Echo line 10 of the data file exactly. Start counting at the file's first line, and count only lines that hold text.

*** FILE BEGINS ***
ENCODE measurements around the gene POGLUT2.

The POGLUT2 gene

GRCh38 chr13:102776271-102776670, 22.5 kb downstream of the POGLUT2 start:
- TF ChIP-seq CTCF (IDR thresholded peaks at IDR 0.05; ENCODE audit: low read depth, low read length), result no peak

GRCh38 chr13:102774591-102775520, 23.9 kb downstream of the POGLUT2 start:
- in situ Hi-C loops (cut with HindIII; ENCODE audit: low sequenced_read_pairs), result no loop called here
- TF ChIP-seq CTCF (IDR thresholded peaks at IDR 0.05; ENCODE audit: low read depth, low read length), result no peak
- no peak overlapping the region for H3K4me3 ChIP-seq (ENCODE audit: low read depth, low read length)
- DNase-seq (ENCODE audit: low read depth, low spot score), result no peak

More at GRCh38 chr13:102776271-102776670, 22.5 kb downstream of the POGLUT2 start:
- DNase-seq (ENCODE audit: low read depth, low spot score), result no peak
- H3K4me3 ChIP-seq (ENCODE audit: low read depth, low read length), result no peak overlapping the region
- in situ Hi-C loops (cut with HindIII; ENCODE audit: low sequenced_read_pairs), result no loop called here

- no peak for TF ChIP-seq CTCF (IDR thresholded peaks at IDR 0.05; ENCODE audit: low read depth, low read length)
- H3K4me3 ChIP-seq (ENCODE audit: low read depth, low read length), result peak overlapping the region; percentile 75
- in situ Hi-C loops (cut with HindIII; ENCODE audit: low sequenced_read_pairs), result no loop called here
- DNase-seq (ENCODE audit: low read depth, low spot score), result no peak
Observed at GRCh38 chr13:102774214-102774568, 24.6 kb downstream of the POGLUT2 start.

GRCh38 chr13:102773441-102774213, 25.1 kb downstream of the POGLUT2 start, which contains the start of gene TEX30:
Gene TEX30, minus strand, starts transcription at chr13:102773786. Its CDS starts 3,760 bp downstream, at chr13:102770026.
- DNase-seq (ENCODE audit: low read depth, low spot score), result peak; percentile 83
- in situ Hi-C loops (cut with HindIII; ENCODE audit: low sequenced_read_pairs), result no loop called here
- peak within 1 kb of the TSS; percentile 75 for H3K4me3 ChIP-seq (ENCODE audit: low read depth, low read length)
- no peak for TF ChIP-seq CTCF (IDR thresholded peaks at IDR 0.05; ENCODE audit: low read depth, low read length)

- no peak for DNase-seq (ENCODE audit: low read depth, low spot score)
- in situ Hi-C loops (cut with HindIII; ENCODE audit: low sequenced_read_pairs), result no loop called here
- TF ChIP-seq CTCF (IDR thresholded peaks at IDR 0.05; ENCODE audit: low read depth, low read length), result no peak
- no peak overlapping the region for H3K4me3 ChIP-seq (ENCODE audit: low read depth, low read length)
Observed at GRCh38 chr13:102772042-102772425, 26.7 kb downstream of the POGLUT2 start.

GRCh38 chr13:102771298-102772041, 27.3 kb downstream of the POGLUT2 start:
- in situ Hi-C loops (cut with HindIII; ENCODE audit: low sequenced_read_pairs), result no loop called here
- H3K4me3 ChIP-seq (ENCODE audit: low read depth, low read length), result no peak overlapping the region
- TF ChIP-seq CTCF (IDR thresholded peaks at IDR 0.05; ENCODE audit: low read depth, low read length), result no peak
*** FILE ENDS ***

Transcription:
More at GRCh38 chr13:102776271-102776670, 22.5 kb downstream of the POGLUT2 start: